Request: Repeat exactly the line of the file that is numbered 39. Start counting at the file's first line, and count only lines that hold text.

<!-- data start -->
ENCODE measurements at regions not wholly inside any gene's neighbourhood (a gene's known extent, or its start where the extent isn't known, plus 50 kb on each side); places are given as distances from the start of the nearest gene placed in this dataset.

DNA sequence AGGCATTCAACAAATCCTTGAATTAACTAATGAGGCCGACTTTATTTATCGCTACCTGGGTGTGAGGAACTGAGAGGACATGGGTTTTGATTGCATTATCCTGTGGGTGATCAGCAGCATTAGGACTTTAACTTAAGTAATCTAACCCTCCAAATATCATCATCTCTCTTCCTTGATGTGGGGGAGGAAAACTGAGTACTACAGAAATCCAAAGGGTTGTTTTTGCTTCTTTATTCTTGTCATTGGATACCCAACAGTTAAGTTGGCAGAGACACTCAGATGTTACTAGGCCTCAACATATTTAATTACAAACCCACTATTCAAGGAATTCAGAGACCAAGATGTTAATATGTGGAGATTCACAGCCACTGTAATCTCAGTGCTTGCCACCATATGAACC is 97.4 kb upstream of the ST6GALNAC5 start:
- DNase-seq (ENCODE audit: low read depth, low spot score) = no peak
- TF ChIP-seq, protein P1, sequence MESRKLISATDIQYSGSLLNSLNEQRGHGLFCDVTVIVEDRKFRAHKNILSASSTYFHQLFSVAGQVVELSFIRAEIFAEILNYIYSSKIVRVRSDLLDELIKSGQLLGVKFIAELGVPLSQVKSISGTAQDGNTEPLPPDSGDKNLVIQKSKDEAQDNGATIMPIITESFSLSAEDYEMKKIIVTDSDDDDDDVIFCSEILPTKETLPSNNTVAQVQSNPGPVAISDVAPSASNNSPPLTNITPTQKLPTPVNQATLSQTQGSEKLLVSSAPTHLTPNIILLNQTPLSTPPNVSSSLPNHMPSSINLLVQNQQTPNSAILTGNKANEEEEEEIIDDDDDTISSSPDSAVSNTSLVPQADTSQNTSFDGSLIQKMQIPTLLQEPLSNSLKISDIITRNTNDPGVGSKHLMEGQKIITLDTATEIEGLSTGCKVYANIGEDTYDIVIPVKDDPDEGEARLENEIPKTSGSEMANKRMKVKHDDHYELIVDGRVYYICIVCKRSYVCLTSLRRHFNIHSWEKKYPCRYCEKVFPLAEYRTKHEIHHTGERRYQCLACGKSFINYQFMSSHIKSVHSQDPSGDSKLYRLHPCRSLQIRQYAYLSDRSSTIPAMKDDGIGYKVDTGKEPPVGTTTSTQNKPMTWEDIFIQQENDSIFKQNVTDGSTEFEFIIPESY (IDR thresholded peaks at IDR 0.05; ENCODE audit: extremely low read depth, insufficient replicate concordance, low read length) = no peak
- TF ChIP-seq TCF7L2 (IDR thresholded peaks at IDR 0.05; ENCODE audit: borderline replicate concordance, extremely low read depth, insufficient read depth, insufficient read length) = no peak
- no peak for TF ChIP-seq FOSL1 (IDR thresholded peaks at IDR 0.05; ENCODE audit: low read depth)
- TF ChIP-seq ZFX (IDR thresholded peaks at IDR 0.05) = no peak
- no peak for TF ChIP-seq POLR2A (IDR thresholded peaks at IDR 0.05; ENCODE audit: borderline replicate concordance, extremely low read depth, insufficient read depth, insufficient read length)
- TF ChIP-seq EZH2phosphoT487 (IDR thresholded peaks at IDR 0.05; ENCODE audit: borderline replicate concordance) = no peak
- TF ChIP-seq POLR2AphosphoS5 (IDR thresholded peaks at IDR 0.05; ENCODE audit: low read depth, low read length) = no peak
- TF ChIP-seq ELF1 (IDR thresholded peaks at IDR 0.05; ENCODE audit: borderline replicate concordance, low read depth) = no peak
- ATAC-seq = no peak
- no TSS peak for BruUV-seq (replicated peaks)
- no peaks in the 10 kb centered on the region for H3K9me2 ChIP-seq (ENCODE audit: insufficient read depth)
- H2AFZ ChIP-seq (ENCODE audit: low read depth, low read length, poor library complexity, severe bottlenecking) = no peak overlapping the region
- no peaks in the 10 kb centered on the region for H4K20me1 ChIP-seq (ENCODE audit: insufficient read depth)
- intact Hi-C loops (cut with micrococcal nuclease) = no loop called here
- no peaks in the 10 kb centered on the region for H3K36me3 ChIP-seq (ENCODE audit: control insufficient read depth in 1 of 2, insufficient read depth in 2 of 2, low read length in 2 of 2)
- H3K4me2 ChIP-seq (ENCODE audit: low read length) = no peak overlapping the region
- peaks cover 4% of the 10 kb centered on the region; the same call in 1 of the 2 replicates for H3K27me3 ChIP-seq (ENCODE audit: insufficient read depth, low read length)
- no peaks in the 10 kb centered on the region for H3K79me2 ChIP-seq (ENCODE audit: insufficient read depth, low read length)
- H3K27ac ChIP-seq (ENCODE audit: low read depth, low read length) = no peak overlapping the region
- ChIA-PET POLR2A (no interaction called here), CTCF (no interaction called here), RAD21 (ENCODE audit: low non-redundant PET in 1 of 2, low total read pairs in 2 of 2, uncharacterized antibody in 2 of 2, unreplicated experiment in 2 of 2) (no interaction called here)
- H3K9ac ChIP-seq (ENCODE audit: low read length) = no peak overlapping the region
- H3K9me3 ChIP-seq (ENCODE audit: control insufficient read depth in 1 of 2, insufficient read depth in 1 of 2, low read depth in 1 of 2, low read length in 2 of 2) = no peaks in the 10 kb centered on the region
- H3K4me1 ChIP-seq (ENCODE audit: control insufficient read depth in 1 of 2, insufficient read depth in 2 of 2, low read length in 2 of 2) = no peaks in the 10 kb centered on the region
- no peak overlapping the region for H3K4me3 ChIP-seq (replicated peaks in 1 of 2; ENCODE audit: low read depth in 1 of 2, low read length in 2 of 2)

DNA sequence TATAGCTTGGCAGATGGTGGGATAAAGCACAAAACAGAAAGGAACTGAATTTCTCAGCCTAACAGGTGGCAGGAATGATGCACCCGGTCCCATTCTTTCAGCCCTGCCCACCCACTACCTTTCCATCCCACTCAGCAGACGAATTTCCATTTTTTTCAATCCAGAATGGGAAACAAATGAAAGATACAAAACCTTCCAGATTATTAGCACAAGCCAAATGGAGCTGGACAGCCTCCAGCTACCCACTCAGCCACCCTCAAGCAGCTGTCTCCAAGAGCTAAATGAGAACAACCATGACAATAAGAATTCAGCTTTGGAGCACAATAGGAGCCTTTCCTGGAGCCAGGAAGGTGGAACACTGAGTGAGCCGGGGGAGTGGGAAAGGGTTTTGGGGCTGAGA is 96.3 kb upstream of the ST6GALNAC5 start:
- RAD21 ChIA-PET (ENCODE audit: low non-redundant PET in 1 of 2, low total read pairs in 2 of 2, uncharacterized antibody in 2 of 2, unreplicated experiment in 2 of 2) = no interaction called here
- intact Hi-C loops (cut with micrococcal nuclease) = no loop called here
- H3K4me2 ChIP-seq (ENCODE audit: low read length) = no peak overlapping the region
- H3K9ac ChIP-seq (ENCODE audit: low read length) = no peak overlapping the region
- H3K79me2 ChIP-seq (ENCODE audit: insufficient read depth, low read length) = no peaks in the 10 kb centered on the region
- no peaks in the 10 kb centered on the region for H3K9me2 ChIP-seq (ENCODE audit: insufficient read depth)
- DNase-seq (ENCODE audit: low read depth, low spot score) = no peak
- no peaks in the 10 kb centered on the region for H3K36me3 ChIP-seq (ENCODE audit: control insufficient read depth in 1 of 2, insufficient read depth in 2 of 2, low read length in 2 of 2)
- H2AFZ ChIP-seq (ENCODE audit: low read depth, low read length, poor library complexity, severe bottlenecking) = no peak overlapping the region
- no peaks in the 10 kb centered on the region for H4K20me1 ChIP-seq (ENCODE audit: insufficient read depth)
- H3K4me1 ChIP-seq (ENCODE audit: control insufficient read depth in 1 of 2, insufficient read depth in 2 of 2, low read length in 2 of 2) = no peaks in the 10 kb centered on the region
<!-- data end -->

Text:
- H3K4me1 ChIP-seq (ENCODE audit: control insufficient read depth in 1 of 2, insufficient read depth in 2 of 2, low read length in 2 of 2) = no peaks in the 10 kb centered on the region